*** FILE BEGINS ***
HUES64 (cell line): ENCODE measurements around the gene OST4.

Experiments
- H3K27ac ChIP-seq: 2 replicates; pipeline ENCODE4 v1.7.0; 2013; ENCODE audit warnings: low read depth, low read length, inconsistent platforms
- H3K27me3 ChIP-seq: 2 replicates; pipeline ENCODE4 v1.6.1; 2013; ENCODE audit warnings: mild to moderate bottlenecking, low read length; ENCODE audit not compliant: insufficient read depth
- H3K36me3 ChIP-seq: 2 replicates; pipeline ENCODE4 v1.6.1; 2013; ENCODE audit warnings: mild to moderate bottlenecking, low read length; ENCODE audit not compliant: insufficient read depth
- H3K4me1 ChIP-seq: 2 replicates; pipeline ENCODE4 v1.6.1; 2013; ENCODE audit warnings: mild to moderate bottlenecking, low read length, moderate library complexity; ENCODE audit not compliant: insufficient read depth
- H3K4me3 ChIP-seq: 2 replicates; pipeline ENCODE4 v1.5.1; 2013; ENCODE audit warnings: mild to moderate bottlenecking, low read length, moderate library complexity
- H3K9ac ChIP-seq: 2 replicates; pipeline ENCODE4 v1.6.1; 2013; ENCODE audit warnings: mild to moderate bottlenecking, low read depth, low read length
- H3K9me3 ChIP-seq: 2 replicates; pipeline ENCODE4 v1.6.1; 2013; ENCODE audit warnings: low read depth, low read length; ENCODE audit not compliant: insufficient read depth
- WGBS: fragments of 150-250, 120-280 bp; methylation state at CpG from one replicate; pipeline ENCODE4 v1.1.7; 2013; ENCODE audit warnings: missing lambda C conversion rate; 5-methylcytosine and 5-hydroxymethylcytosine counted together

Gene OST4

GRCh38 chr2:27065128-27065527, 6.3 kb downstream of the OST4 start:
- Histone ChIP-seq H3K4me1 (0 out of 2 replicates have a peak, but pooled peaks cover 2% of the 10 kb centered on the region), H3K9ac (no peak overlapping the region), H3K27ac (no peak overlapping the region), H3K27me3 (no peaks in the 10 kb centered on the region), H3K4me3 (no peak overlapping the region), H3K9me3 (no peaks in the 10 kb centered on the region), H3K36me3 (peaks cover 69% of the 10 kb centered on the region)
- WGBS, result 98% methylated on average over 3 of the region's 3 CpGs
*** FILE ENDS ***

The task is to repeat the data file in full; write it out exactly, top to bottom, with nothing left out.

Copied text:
HUES64 (cell line): ENCODE measurements around the gene OST4.

Experiments
- H3K27ac ChIP-seq: 2 replicates; pipeline ENCODE4 v1.7.0; 2013; ENCODE audit warnings: low read depth, low read length, inconsistent platforms
- H3K27me3 ChIP-seq: 2 replicates; pipeline ENCODE4 v1.6.1; 2013; ENCODE audit warnings: mild to moderate bottlenecking, low read length; ENCODE audit not compliant: insufficient read depth
- H3K36me3 ChIP-seq: 2 replicates; pipeline ENCODE4 v1.6.1; 2013; ENCODE audit warnings: mild to moderate bottlenecking, low read length; ENCODE audit not compliant: insufficient read depth
- H3K4me1 ChIP-seq: 2 replicates; pipeline ENCODE4 v1.6.1; 2013; ENCODE audit warnings: mild to moderate bottlenecking, low read length, moderate library complexity; ENCODE audit not compliant: insufficient read depth
- H3K4me3 ChIP-seq: 2 replicates; pipeline ENCODE4 v1.5.1; 2013; ENCODE audit warnings: mild to moderate bottlenecking, low read length, moderate library complexity
- H3K9ac ChIP-seq: 2 replicates; pipeline ENCODE4 v1.6.1; 2013; ENCODE audit warnings: mild to moderate bottlenecking, low read depth, low read length
- H3K9me3 ChIP-seq: 2 replicates; pipeline ENCODE4 v1.6.1; 2013; ENCODE audit warnings: low read depth, low read length; ENCODE audit not compliant: insufficient read depth
- WGBS: fragments of 150-250, 120-280 bp; methylation state at CpG from one replicate; pipeline ENCODE4 v1.1.7; 2013; ENCODE audit warnings: missing lambda C conversion rate; 5-methylcytosine and 5-hydroxymethylcytosine counted together

Gene OST4

GRCh38 chr2:27065128-27065527, 6.3 kb downstream of the OST4 start:
- Histone ChIP-seq H3K4me1 (0 out of 2 replicates have a peak, but pooled peaks cover 2% of the 10 kb centered on the region), H3K9ac (no peak overlapping the region), H3K27ac (no peak overlapping the region), H3K27me3 (no peaks in the 10 kb centered on the region), H3K4me3 (no peak overlapping the region), H3K9me3 (no peaks in the 10 kb centered on the region), H3K36me3 (peaks cover 69% of the 10 kb centered on the region)
- WGBS, result 98% methylated on average over 3 of the region's 3 CpGs